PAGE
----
Sleepwalker's World. None but Man. The Best of Gordon R. Dickson, Volume 1. Secret Under Antarctica. Secret Under the Caribbean.
The Chantry Guild
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The Chantry Guild. Get A Copy. Hardcover , pages. More Details Original Title. Childe Cycle 9. Amanda Morgan , Hal Mayne. Other Editions 2. Friend Reviews. To see what your friends thought of this book, please sign up. To ask other readers questions about The Chantry Guild , please sign up. Lists with This Book. Community Reviews. Showing Rating details.
More filters. Sort order. Nov 17, Christopher Sutch rated it really liked it. With this novel, the stage would have been set for the final conflict between two evolutionary forces of human history, but it was not to be. This novel is fascinating for what the reader can glean about Dickson's process of trying to work through the implications of the philosophical and scientific frameworks he'd used to create the previous novels in the series.
The Chantry Guild: The Childe Cycle Book 8 by Gordon R Dickson - Books - Hachette Australia
He is With this novel, the stage would have been set for the final conflict between two evolutionary forces of human history, but it was not to be. He is successful at making explicit what, until this novel, had remained unstated: the process that led to the severance of the Creative Universe from the "Real" Universe at a crucial period of human history. Make me sad to think that, in all likelihood, I will never find out how Hal Mayne overcomes the great odds against him and his side and sets the human race on a new evolutionary path.
It might be better to leave the door closed than to have it ruined by an author who does not fully understand the issues and the universe Dickson created. View 2 comments.
The Final Encyclopedia
Dec 01, Mitchell rated it liked it Shelves: fiction , own , science-fiction , series , liked-reviews. A bit disappointing. A re-read but I'm pretty sure I've only read this once before. Well, I suppose this could be the third time. I've wanted to read the Childe Cycle straight through and see if it holds together and it kind of doesn't. There were definitely pieces to this one I liked. But I have trouble buying the whole Creative Universe concept.
It was much easier to see how all the books lead up to this one when the other books are not just a distant memory. But too complicated and not execut A bit disappointing. But too complicated and not executed well enough to make up for it. But it's hard to separate a remembered liking for the series from a current opinion.
Dickson really, really wants his readers to understand the philosophy underpinning his Childe Cycle series, and that sometimes gets in the way of his storytelling. This book could have been tightened up without losing the focus on Hal's journey to gain entrance to the Creative Universe. In doing so, perhaps the philosophy would have seemed more vital.
Mar 18, Rachel rated it really liked it. Because every time--every single time--I am desperate to read the end, and it will never be ended. There are many legends on the planet of the Dorsai, the breeding ground for heroes. Here are two of them. The Final Encyclopedia: Vol 1. Now one of its central novels return to print in a two-volume corrected edition.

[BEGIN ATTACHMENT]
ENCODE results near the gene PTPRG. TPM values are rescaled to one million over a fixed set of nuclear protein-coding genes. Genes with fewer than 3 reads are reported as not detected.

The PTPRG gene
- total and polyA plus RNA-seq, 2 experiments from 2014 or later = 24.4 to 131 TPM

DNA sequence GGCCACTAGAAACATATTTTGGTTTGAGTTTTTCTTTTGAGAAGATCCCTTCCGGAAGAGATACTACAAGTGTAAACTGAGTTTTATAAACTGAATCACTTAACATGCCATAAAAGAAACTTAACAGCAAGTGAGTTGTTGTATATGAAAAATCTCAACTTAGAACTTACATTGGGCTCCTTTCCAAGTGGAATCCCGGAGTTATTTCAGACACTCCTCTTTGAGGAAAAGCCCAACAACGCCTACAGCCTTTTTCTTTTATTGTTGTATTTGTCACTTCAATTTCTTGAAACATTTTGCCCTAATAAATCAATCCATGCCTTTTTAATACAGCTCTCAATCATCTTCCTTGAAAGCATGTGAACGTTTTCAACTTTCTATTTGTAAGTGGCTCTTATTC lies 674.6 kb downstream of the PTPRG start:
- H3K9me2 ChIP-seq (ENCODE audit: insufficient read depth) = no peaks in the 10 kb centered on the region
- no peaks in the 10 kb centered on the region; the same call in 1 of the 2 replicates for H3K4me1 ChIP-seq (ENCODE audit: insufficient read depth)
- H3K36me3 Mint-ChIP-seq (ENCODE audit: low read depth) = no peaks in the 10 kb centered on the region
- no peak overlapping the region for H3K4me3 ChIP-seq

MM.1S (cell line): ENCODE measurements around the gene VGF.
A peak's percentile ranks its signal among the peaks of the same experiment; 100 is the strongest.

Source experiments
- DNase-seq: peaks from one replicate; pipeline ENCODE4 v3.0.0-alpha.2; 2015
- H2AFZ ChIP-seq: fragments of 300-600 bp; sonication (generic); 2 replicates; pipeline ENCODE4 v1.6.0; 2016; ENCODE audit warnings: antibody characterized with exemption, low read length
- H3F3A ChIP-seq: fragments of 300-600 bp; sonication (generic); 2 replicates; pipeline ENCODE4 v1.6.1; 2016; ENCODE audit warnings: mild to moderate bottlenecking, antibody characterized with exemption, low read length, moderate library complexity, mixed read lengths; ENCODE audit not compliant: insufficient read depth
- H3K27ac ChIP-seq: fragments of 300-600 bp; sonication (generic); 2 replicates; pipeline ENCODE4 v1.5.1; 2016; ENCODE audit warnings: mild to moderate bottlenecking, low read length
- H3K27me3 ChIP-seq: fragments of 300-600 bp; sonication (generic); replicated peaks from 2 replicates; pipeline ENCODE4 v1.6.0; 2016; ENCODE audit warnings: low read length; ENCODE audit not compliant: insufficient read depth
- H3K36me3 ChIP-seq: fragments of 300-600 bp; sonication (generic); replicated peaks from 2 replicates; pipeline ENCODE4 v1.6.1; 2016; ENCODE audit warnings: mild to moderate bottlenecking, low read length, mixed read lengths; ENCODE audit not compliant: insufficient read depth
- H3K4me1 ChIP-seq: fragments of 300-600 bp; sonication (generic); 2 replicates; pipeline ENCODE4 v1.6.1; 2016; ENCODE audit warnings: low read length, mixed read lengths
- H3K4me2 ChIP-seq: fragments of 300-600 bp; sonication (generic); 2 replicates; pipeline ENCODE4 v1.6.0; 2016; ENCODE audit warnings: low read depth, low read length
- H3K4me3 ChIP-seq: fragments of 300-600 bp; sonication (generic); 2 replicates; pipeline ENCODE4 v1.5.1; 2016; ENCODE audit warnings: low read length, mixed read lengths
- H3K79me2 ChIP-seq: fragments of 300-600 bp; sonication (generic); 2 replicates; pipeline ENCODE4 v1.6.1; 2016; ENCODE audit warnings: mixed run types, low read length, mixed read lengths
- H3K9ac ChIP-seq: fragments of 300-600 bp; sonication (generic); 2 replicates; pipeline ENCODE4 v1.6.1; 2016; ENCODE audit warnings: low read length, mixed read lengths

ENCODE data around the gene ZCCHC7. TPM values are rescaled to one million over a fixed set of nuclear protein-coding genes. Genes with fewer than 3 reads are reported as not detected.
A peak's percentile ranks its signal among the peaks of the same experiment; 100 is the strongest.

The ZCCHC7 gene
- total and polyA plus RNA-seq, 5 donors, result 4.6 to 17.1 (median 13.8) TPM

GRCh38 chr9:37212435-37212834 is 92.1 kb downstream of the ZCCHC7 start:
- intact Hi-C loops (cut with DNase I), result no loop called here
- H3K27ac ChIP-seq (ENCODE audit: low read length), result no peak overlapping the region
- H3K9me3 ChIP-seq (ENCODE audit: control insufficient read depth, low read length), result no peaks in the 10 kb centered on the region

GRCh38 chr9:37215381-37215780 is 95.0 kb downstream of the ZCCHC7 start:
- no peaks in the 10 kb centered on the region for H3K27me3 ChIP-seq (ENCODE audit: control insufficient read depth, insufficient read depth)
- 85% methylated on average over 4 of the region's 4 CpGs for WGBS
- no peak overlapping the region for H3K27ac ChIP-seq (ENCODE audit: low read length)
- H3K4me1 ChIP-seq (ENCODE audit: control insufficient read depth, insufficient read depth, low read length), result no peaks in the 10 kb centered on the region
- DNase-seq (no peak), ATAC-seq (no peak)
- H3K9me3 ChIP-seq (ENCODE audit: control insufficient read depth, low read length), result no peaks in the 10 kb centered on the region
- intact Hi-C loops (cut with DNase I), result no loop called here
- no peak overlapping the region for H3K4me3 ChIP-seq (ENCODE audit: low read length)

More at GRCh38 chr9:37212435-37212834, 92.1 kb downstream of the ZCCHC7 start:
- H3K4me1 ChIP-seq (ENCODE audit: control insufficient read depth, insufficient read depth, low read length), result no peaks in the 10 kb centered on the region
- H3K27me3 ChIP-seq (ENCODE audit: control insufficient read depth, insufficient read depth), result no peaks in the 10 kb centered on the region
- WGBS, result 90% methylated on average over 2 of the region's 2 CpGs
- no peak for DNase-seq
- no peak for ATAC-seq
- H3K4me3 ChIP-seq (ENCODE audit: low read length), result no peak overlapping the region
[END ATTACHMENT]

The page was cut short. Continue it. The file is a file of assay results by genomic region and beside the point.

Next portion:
The Final Encyclopedia: Vol 2. Dorsai Amanda Morgan has made it to earth with disturbing news--the Younger Worlds intend to attack Earth, unless she and mysterious Chantry Guild can prevent it. In the sequel to The Final Encyclopedia, Bleys Ahrens, raised alone by his unhappy Exotic mother and cast out from society, finds his niche in life with Dahno, his half-brother.
Bleys Ahrens is now a political power on the planet Association, home of the Friendlies.
His people--his Others, not Dorsai or Friendly or Exotic, but hybrids--are in place on all the new worlds, and are ready to take his message to the greater human public. Henry fears for the soul of his nephew Bleys, and while he guards, he also watches, and judges.
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And beyond Bleys Ahrens' control is Hal Mayne: the one man in all the human worlds who might successfully challenge Bleys in his bid for power. For Hal Mayne is the true culmination of the Cycle's grand design. Bleys would give anything to convert Hal Mayne to his cause--or failing that, to destroy him.
Gordon R. Dickson David W. Dickson's "Childe Cycle" of novels depicting the future of the human race has been one of the grand epics of science fiction. At the time of his death in , Dickson was writing Antagonist, the tale of Bleys Ahrens' turn toward darkness. Now Dickson's assistant David W. Wixon has brilliantly finished the long-awaited book, working from Dickson's copious notes. Antagonist is a fitting capstone to one of the most ambitious series in SF history. The Childe Cycle is the story of a new human evolution: the development of a real, hardwired sense of "responsibility" shared by all human beings.
Donal Graeme was a Dorsai, a mercenary soldier, and also a mutant gifted with insight into the path forward for the human race. Through his gifts Donal would come to bend time and live three lifetimes—and, in the process, run into problems he had not expected: first, his own flaws, and second, the existence of another mutant, Bleys Ahrens. Bleys is a man with a clear vision of the struggle in which he's involved -- but an increasingly deficient sense of human values. He and his organization, the Others, are tracking down an elusive interplanetary opposition.
Meanwhile, Bleys' own intricate conspiracies and devisings, and his quest for power, which began with the best of motives, have become something darker and fiercer.